Preserving Baltimore character

October 07, 1994

The acronym CHAP connotes something friendly. But many Baltimoreans can attest to the fact that the city's Commission for Historical and Architectural Preservation can be a real pain and a stickler for authenticity. Yet as this group now commemorates its 30th anniversary, it is clear that Baltimore is a far better and more interesting place because of its efforts.

CHAP's birth in 1964 was closely connected to efforts to win official protection for Mount Vernon, the city's most prestigious public square. Several of its significant buildings, decayed and underused, were threatened with demolition.

In the end, destruction was not totally avoided. The priceless Waterloo Row on St. Paul Place was lost. But the rest of the square was saved and is now experiencing a renaissance because of the efforts of such key players as the Peabody Institute, Connie Caplan and the Walters Art Gallery.

The designation of Mount Vernon as a city historic district also started a trend. Over the years, the same protection has been given to 17 other architecturally significant areas, ranging from Stirling Street and Seton Hill in the inner city to such suburban oases as Roland Park and Mount Washington. In each, CHAP has to approve external changes on buildings so that neighborhood character does not change.

Because of budget restraints and shifting political priorities, CHAP's first three decades have not always been easy. But CHAP does not exist in isolation. Its work has greatly increased the community's awareness about the value of architectural and historical heritage.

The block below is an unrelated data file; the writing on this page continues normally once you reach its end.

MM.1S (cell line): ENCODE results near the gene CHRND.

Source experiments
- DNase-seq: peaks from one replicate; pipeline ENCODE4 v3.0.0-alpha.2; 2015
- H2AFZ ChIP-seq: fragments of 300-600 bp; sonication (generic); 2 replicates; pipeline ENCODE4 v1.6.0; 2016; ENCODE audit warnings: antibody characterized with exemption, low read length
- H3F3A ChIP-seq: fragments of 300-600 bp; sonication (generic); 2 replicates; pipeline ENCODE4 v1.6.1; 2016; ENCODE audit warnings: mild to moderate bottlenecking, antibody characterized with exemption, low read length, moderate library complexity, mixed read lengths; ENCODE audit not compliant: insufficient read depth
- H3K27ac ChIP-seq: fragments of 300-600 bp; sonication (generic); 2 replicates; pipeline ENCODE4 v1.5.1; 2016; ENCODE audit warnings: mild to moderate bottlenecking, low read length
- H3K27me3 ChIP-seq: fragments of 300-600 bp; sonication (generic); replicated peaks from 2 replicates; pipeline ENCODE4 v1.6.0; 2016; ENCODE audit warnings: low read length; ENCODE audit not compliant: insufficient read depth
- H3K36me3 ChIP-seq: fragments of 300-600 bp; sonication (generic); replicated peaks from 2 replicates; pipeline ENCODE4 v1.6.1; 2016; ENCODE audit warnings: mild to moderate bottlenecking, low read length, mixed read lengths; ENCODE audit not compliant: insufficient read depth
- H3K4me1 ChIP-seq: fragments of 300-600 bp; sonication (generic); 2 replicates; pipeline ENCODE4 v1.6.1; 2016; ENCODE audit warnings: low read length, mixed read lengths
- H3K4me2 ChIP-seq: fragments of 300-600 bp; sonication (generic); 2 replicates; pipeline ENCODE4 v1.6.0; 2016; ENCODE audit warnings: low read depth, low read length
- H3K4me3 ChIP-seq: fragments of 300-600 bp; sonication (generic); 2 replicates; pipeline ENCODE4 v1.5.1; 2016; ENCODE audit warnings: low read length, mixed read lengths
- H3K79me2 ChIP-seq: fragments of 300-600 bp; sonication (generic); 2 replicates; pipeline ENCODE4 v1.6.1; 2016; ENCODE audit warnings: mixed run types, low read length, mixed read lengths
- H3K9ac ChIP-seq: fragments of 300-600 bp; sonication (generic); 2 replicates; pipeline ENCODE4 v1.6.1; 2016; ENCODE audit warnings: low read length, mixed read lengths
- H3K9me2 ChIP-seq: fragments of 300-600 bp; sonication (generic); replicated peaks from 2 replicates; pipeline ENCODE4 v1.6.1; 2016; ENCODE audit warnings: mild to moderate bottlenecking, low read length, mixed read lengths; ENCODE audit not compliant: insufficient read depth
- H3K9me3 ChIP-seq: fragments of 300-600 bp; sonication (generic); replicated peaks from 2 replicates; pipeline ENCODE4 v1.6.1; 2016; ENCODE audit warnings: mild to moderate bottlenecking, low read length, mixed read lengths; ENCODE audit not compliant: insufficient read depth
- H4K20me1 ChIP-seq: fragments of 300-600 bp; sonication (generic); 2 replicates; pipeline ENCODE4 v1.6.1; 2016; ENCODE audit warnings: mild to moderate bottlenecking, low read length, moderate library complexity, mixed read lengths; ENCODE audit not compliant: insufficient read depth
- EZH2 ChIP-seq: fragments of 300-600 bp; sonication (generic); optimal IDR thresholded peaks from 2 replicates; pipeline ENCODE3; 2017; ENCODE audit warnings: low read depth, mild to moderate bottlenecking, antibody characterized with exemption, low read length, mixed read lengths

That, in turn, spawned advocacy groups, above all Baltimore Heritage, or enabled the publication of volumes such as John Dorsey's and James D. Dilt's "Guide to Baltimore Architecture." That book, which first appeared in 1973, is still indispensable but badly in need of updating.

CHAP's critics compare the organization to a dog that has an angry bark but little bite. It is true that Baltimore lost a number of landmarks in the past 30 years that ought to have been saved. It is a tribute to CHAP's work, however, that developers nowadays increasingly consider alternatives to outright demolition. This has led to some spectacular restorations that combine new construction. The Marsh & McLennan iron building at 300 West Pratt Street is just one example.

The most recent neighborhood given a historic designation is suburban Bancroft Park, between Park Heights Avenue and Cross Country Boulevard. Its homes were constructed between 1906 and the late 1920s. History is edging closer to modern times.

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